The following post was originally posted on Smart Customer Service, and was written by Liz Osborn, VP Product and Solution Marketing. You can follow Liz on Twitter@Lizobiker.
Anyone who has attended Oracle OpenWorld will attest that it can be extremely daunting. The event, held at the MosconeCenter in San Francisco, was swarming with more than 50,000 people, including customer service, cloud, and contact center professionals. Amidst the sea of people, screens, and sponsor exhibits, it is hard to decide where to focus your time…. Luckily, a really interesting session, “Leverage Empathy for Insights,” caught my eye. In the session, Dan Hill, author of Leveraging Emotions for Business Success, talked about something we as contact center and customer service professionals deal with every day—emotions. Customer service interactions, particularly phone calls between agents and customers, are heavily influenced by emotions.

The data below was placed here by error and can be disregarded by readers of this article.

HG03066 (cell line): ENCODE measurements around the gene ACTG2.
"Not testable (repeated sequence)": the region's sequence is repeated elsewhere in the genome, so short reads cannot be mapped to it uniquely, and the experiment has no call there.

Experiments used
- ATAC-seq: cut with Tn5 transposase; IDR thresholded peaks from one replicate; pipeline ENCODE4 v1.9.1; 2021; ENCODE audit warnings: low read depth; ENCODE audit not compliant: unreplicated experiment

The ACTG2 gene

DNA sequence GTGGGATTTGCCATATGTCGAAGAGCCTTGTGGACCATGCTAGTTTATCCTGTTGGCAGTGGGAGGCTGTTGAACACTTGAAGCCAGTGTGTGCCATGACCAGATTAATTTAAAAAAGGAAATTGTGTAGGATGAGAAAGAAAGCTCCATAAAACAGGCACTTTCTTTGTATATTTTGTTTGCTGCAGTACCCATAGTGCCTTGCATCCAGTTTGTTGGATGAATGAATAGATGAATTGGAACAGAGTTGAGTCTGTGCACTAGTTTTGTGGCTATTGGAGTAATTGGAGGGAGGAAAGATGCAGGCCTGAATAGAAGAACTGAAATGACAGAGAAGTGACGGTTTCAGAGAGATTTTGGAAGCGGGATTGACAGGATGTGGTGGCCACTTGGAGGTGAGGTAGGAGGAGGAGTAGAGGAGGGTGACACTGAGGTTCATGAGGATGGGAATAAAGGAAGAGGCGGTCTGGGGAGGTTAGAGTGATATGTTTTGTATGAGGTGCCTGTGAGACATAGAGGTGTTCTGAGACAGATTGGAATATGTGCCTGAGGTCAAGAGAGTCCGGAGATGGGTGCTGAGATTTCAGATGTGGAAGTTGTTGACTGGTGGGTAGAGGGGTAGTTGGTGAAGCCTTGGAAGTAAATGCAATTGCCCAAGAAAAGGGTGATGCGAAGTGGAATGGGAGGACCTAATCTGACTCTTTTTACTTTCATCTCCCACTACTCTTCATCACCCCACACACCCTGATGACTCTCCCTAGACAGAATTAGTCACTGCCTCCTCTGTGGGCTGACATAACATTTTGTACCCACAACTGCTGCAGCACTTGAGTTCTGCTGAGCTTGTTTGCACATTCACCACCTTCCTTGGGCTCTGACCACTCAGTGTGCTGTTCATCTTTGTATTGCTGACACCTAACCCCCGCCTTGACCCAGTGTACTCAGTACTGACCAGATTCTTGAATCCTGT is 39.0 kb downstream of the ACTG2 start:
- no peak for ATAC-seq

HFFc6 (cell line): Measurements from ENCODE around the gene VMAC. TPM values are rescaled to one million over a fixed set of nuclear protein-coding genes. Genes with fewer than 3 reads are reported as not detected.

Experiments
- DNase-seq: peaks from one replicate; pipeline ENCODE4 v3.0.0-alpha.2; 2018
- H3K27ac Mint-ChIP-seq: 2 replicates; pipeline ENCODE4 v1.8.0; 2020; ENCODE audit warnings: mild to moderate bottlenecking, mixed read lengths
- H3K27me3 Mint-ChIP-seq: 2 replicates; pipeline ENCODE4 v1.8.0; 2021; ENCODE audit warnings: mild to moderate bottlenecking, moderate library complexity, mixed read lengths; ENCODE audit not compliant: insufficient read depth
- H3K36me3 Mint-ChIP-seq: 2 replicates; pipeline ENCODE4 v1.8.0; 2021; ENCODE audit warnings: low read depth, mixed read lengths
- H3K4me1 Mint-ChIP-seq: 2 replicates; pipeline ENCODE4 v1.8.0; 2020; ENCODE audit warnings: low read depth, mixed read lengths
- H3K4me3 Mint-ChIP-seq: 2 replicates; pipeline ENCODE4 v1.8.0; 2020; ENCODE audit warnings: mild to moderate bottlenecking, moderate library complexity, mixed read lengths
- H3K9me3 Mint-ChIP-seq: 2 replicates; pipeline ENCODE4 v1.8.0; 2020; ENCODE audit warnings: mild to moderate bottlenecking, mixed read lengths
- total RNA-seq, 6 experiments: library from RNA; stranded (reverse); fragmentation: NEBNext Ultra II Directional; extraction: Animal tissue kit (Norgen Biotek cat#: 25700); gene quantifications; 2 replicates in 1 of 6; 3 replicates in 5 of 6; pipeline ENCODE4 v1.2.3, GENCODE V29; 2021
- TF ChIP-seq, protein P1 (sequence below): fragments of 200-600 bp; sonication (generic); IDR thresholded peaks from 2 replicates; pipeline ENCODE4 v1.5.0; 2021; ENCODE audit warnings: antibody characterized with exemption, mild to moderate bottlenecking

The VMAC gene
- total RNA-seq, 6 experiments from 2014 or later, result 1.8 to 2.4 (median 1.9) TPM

After people purchase a product, they want to know a company is going to support them and stand behind its product. They also want to be in control of their interactions with the company. And if their needs aren’t met, Hill says, it only takes two minutes for customers to become frustrated. This results in a horrible experience for the customer as well as the front-line customer service agents talking to them on the phone. These emotional responses also heavily impact a business’s bottom line. According to a recent RightNow Technologies Customer Experience Impact report, “Eighty-nine percent of consumers began doing business with a competitor following a poor customer experience” and “eighty-six percent will pay more for a better customer experience.”
So how can companies, specifically contact centers, better prepare for this future of “emotionomics”? First, start by assessing your contact center with a focus on the customer service agents taking the call. It is crucial to avoid what Hill calls “emotional leakage.” Emotional leakage is when a customer service agent talking to a frustrated or angry customer on the phone responds negatively. Emotional leakage makes a bad customer experience even worse. Leaving the session, I thought of a few other things that would help contact centers, agents, and companies in general positively influence how customers interact with them to avoid this phenomenon:
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